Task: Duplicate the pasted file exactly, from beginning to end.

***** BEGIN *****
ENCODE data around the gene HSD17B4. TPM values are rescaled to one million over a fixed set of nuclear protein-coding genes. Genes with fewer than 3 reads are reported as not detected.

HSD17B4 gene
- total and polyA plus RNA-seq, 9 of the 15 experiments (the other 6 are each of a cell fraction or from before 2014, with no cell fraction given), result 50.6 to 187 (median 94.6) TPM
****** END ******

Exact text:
ENCODE data around the gene HSD17B4. TPM values are rescaled to one million over a fixed set of nuclear protein-coding genes. Genes with fewer than 3 reads are reported as not detected.

HSD17B4 gene
- total and polyA plus RNA-seq, 9 of the 15 experiments (the other 6 are each of a cell fraction or from before 2014, with no cell fraction given), result 50.6 to 187 (median 94.6) TPM